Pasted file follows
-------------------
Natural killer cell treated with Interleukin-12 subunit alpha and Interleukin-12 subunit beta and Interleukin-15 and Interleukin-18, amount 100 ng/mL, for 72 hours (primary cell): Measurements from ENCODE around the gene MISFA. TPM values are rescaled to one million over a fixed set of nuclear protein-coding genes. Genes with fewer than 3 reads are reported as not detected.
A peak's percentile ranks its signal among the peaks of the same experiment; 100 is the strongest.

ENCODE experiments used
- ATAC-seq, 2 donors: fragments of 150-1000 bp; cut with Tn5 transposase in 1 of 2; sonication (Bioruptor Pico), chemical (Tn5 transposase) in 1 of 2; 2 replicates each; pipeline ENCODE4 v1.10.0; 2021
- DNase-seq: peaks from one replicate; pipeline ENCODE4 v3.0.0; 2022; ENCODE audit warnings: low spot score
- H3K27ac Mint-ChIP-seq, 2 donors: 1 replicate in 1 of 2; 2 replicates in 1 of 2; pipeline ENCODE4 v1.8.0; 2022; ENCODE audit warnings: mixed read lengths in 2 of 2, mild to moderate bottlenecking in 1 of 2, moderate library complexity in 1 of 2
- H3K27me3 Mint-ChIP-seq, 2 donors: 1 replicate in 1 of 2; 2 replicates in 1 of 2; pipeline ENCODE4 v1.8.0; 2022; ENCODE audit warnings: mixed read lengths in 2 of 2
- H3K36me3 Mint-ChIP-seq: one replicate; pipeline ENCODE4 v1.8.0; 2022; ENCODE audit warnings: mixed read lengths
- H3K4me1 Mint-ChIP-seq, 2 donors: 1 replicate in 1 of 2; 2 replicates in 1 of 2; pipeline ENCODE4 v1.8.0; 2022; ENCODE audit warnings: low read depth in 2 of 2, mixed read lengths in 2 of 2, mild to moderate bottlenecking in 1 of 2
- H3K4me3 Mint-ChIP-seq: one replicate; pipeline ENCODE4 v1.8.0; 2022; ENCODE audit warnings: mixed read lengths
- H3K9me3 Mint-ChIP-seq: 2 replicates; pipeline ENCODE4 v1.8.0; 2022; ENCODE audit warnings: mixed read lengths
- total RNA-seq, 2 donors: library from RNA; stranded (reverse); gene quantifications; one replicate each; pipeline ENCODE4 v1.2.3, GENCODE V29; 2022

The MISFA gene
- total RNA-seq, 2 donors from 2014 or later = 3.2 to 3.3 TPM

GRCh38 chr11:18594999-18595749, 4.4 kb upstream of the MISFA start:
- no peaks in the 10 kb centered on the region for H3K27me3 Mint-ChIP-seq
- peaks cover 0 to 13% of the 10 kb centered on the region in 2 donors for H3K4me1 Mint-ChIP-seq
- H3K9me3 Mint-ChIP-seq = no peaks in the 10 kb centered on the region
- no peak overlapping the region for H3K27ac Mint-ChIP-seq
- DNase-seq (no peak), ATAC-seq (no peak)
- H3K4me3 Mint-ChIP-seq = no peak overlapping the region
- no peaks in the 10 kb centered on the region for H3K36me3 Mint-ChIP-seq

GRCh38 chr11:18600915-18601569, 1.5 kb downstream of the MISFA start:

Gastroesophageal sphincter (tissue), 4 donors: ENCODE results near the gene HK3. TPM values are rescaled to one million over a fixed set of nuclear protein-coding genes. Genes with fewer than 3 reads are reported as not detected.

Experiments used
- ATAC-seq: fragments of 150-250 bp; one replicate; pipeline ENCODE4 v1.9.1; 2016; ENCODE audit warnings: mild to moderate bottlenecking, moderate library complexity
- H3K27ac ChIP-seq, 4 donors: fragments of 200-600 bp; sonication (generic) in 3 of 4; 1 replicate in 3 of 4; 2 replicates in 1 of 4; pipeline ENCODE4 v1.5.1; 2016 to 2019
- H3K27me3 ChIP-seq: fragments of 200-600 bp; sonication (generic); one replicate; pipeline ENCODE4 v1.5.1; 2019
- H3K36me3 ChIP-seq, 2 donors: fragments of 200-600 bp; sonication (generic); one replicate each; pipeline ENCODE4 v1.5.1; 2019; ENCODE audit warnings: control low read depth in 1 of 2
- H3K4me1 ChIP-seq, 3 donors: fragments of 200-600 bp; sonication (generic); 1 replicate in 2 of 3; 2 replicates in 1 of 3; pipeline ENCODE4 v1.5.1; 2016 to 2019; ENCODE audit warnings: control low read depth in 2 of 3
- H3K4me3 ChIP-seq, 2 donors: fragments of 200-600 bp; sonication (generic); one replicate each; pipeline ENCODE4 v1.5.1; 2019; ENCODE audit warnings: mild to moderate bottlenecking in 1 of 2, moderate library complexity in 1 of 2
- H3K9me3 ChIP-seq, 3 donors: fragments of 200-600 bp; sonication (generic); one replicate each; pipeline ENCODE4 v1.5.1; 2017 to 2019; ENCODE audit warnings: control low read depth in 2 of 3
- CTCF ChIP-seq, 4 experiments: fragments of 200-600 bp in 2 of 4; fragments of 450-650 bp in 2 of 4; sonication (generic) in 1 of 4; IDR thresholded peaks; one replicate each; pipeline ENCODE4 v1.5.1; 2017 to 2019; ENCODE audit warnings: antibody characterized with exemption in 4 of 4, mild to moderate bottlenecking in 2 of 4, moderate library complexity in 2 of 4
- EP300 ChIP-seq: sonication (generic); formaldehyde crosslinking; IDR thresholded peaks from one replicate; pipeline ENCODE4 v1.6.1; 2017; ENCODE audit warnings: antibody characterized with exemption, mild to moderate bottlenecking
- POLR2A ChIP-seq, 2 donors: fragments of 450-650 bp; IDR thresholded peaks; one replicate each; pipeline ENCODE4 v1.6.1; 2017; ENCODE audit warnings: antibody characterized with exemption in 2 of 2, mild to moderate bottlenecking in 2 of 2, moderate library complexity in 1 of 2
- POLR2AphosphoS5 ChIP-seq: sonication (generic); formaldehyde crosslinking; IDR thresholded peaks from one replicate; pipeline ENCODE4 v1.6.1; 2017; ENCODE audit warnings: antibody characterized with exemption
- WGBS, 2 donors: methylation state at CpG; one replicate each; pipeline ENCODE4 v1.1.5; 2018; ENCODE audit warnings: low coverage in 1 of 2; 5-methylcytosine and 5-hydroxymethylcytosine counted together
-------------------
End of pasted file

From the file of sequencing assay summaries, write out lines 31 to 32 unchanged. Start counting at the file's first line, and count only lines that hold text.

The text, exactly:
- H3K4me3 ChIP-seq, 2 donors: fragments of 200-600 bp; sonication (generic); one replicate each; pipeline ENCODE4 v1.5.1; 2019; ENCODE audit warnings: mild to moderate bottlenecking in 1 of 2, moderate library complexity in 1 of 2
- H3K9me3 ChIP-seq, 3 donors: fragments of 200-600 bp; sonication (generic); one replicate each; pipeline ENCODE4 v1.5.1; 2017 to 2019; ENCODE audit warnings: control low read depth in 2 of 3